by Eric Marriott, 1L
Torts Audio Lectures on CD
Richard J. Conviser
KF1250 .A1 C66 2006 AUDIO
Law School Legends Series
The greatest CD set since Pink Floyd’s Pulse, the Law School Legends CDs are a four-and-a-half hour lecture by Professor Richard J. Conviser from Chicago-Kent College of Law. Audio study guides are great in general, and this is no exception. This lecture sounds like a large portion of it was scripted, and Conviser took speaking lessons with Barack Obama before recording it. While Conviser’s tone isn’t as conversational as your teacher’s, it makes it really easy to follow along and get as much as possible out of the CDs. They are jam-packed with material and it is all easy to remember. My only concern is that each CD is only one track, so it’s hard to move around within each one. I would definitely recommend this set come exam time, especially if you want to relax and just listen to the material for a change.
Foundations of Tort Law (2nd ed.)
Saul Levmore and Catherine M. Sharkey
KF1250 .A2 F68 2009
If you’re looking for an explanation as to why tort law is the way it is, Foundations of Tort Law has just that. The authors cover a wide range of topics, in a more philosophical light than what most courses require. The explanations in this book cover every side of the issue at hand, clarifying why the law is what it is. This book may go deeper into some areas than most textbooks, but is excellent at what it covers. It also has a lot of sections from guest authors giving their opinions on concepts. While it’s a great supplement for expanding your knowledge of torts, it’s definitely not a book to exam cram with.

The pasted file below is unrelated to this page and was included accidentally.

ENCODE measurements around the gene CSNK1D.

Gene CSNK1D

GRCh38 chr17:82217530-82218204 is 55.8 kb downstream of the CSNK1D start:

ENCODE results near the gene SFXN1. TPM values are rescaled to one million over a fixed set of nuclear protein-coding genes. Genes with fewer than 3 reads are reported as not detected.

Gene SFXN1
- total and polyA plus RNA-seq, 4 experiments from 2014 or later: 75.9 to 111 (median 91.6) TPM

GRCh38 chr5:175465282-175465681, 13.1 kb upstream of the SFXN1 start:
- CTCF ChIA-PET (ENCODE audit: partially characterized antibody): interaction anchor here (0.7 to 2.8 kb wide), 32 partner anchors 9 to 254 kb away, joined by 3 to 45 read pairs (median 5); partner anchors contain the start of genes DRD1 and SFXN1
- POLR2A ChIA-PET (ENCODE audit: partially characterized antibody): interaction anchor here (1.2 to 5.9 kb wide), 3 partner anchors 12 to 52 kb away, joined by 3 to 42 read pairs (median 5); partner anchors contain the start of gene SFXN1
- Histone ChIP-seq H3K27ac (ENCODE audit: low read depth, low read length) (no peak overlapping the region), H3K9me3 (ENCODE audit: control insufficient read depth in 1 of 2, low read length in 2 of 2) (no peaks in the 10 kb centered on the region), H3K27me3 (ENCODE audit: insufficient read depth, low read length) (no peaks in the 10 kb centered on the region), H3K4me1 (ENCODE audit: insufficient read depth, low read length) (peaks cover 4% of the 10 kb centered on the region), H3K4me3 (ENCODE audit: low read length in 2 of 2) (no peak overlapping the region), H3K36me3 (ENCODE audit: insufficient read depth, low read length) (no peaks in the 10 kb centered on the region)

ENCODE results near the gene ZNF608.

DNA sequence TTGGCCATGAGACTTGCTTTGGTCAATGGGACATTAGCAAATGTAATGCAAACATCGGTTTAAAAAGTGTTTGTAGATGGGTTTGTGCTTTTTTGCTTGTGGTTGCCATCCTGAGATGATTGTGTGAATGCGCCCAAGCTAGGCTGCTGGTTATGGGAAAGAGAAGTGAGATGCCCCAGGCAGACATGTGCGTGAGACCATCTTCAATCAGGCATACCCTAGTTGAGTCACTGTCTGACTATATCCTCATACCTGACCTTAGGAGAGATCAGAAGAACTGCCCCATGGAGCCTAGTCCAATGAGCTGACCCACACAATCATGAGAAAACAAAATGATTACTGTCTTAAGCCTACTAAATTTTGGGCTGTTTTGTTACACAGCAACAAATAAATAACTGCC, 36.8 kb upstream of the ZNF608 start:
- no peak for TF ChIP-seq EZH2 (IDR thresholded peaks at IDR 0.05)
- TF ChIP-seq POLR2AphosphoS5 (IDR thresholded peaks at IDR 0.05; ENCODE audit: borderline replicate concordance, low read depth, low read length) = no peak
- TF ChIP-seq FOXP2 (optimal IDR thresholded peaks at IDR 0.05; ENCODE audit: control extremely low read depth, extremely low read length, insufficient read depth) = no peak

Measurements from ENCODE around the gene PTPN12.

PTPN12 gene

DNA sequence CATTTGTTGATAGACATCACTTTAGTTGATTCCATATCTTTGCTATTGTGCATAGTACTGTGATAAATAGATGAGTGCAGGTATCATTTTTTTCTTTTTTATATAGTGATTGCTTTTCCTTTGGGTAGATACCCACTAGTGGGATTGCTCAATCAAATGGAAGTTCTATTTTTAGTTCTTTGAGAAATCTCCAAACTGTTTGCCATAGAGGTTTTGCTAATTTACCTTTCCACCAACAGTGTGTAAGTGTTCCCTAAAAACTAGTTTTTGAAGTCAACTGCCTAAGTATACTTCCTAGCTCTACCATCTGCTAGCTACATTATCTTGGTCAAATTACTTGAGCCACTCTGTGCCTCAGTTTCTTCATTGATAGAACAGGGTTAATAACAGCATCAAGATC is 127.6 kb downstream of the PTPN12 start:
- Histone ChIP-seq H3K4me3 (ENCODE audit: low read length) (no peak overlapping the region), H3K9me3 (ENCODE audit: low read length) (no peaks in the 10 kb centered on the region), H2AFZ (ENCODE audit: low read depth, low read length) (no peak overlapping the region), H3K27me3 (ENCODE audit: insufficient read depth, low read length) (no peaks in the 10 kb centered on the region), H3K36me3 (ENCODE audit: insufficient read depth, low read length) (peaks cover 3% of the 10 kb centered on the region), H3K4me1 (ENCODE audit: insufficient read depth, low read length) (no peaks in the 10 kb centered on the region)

Understanding Torts (5th ed.)
John L. Diamond, Lawrence C. Levine, and Anita Bernstein
KF1250 .D5 2013
This book is more of a supplement to help reinforce concepts than an exam prep resource. The authors do a good job of explaining things in a comprehensible manner, and this book is loaded with footnotes so you can refer to the exact section of the restatement or case law that they’re getting their explanations from. This is definitely a good book for you if you really want to get a good grasp of the different concepts of torts. Just make sure you give yourself time to work through it, as it’s a pretty in-depth guide.
Oxford Introductions to U.S. Law: Torts
John C.P. Goldberg and Benjamin C. Zipursky
KF1250 .G645 2010
Oxford Introductions to U.S. Law
Easy to read and understand, this book has a really nice presentation. Like a lot of torts supplements, it covers the history of torts and explains why torts exist in its first two chapters. It also covers the history of individual torts in those sections, but each subsection is only a couple pages long, giving clear explanations without going too into detail. The authors also have some nice hypos in this book, if you’re into those (and who isn’t?). This book definitely has a wealth of information that would help during exams, and the organization of the book is such that you won’t get lost looking for what you’re trying to find.
The Forms and Functions of Tort Law (4th ed.)
Kenneth S. Abraham
KF1250 .Z9 A27 2012
Concepts & Insights Series
In The Forms and Functions of Tort Law, Ken Abraham attempts to help you understand “what the teacher is getting at” in your class. The beginning of the book reads as if it’s Torts for Dummies, giving a really basic understanding of an overview of tort law in its entirety. By the end of the book, you’ve got everything you need to know in a concise little package. The presentation of the book makes a lot of sense, and there are really easy transitions from one topic to the next. This is definitely a good supplement if you are indeed having trouble understanding what your teacher is getting at.